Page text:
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A Seasonal Guide to Seattle/Tacoma Area Japanese American Events

Happy New Year, everyone! 2018 marked a significant milestone for me—it’s been 20 years since I moved to Washington State from my home state of California. I wasn’t sure where to look for communities or events when I moved up here, and I felt pretty lonely for a while. I have come to learn about the many festivals and events that happen each year in the Seattle/Tacoma area. So I have created this guide for anyone who is moving here from out of state, or is interested in visiting the area during special events. Please feel free to leave comments about any events that are missing from this list. I have provided links and details where I could find them for 2019 events.  

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January: Mochitsuki on Bainbridge

Bainbridge Island Mochitsuki, photo by Rick Gordon.

Mochitsuki festival. On Bainbridge Island, a short ferry ride from Seattle, many gather for the Island’s annual mochitsuki festival to enjoy hands-on traditional mochi making (and eating). Celebrating its 30th anniversary in 2019, it’s sponsored by the Bainbridge Island Japanese American Community (BIJAC). In addition to the community mochitsuki itself, taiko performances, community history talks, and film showings are part of the festivities. Tickets are free.

February: Days of Remembrance

Minidoka Pilgrimage taiko fundraiser, photo by Ryan Kozu.

Created by activists in the Seattle area in 1976, Days of Remembrance have now spread to other cities around the nation. They are meant to commemorate the signing of Executive Order 9066 by President Franklin D. Roosevelt, authorizing the mass incarceration of Japanese Americans during World War II.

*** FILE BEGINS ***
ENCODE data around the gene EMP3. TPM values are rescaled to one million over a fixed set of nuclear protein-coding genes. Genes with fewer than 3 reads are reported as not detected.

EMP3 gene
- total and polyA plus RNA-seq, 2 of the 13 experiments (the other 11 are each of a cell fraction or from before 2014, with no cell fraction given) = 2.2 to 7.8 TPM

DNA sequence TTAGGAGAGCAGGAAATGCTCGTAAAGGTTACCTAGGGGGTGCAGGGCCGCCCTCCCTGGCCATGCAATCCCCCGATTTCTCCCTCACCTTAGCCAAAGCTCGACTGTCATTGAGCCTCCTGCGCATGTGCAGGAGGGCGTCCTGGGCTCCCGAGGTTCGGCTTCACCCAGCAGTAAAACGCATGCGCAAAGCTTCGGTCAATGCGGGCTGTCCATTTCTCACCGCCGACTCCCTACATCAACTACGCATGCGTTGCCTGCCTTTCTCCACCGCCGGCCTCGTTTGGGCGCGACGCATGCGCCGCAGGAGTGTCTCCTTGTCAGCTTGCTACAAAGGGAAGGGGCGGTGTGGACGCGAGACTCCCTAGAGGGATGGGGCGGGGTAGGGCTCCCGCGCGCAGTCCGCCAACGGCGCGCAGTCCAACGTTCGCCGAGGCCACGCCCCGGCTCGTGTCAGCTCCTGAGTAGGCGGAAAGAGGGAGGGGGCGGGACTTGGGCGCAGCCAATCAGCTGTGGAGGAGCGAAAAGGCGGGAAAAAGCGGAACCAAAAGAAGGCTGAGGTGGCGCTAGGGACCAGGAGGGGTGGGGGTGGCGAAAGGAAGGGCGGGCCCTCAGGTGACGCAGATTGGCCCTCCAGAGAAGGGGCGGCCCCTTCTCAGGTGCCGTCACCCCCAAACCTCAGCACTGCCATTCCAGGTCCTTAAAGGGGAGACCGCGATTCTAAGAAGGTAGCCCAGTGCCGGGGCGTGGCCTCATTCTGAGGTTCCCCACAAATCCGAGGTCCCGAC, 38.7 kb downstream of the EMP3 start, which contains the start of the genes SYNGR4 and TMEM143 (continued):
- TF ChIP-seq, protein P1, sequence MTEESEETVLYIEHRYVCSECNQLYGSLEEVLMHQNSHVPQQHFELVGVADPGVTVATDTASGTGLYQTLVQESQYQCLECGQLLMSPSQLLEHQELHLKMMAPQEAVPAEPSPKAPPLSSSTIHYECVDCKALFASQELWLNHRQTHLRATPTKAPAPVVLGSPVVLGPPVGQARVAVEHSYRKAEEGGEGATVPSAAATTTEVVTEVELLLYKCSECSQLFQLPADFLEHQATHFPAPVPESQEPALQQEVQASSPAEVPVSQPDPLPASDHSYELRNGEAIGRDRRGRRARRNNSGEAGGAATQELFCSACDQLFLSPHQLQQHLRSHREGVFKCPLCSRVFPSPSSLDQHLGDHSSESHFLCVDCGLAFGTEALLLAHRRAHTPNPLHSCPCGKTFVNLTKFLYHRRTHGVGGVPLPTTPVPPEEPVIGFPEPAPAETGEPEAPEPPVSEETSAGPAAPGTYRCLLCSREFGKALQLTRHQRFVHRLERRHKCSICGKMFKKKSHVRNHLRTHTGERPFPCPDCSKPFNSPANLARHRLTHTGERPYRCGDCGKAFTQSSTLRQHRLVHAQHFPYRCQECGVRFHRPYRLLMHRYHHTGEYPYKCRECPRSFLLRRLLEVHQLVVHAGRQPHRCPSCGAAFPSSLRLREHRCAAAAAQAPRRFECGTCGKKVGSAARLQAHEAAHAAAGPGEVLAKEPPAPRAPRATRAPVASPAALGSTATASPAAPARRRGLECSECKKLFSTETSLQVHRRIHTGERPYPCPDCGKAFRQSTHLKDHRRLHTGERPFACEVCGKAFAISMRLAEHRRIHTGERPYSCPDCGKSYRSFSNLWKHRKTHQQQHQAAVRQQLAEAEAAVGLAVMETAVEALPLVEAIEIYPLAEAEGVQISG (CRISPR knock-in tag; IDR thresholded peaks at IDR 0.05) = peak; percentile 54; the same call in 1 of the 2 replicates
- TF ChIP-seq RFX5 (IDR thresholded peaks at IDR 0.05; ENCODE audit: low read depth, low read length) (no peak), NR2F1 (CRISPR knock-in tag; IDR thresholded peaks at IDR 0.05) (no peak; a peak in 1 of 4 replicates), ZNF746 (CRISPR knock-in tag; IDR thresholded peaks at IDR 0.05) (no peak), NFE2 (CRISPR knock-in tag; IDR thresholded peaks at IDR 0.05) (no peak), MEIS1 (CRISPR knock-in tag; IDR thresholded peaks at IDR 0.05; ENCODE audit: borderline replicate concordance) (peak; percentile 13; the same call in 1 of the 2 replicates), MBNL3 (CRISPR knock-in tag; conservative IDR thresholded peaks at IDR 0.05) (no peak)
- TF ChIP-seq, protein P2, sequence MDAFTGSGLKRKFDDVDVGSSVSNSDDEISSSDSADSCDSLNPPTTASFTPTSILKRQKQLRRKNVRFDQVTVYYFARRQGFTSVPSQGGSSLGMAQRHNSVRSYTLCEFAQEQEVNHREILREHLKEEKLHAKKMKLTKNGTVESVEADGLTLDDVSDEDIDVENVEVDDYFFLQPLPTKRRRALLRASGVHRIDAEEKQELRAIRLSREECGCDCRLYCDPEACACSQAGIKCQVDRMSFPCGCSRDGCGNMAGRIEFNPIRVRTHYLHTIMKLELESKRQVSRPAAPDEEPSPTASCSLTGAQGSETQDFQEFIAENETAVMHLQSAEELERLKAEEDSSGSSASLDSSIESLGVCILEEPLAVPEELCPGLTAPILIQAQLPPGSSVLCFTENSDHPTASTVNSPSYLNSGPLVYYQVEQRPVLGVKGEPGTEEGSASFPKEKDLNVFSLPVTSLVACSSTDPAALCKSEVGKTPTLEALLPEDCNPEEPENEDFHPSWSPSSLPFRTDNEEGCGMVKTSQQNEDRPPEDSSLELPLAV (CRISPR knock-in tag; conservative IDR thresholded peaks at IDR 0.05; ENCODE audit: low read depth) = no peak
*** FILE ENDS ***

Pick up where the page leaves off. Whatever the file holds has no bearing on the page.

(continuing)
Look for Densho’s annual Day of Remembrance in February, which now draws hundreds of attendees and noted speakers. Densho is a Seattle nonprofit devoted to preserving and digitizing the stories of Japanese American wartime incarceration. More about the very first Day of Remembrance in Seattle is postred at Densho’s blog, as remembered by journalist Frank Abe.

At Seattle University, the Minidoka Pilgrimage Planning Committee and the Friends of Minidoka also sponsor an annual Day of Remembrance taiko performance fundraiser which goes towards scholarships for Pilgrimage attendees who are youth as well as former incarcerates who are 80 years and older. This year’s concert is scheduled for February 19th.

March/April: Cherry Blossom Festival, Cherry Blossom Viewing

Seattle Cherry Blossom Festival, photo by Joe Mabel.

Cherry Blossom and Japanese Cultural Festival: Created in 1979, this festival now happens at Seattle Center (near downtown) as part of the year-round FESTAL program honoring different ethnic communities in the city.  Visual arts, foods, games, and hands-on activities are offered. Climate changes have recently meant that the festival does not always coincide with cherry blossom time, but the festival itself is worth a trip nevertheless. This year the festival’s from April 26-28, 2019.

UW Cherry Blossoms, photo by Tamiko Nimura.

Cherry blossom viewing (ohanami): Also, though it’s not a formal event for any one Nikkei community, many visit the famous cherry blossom trees at the University of Washington quad in the spring. Viewing dates vary, but you can follow the UW News website or  its Twitter account (@uwcherryblossom) for the latest updates about the times for peak bloom.

Other locations for viewing include the Japanese Garden at the Washington Park Arboretum, Seward Park, and the Kubota Garden

May: Kodomo no hi (Children’s Day), Day of Remembrance (Tacoma)

Kodomo no hi, picture by Tamiko Nimura.

Kodomo no hi (Children’s Day):  Japanese Cultural and Community Center in Seattle hosts an annual Kodomo no hi festival for families each year, as a way of celebrating children. Attendees are treated to Japanese snacks, crafts, arts and culture demonstrations, and more. Admission is free. 

Day of Remembrance: Tacoma has also hosted its own Day of Remembrance in May, commemorating the two days that the city’s Japanese Americans were forcibly evacuated from their homes.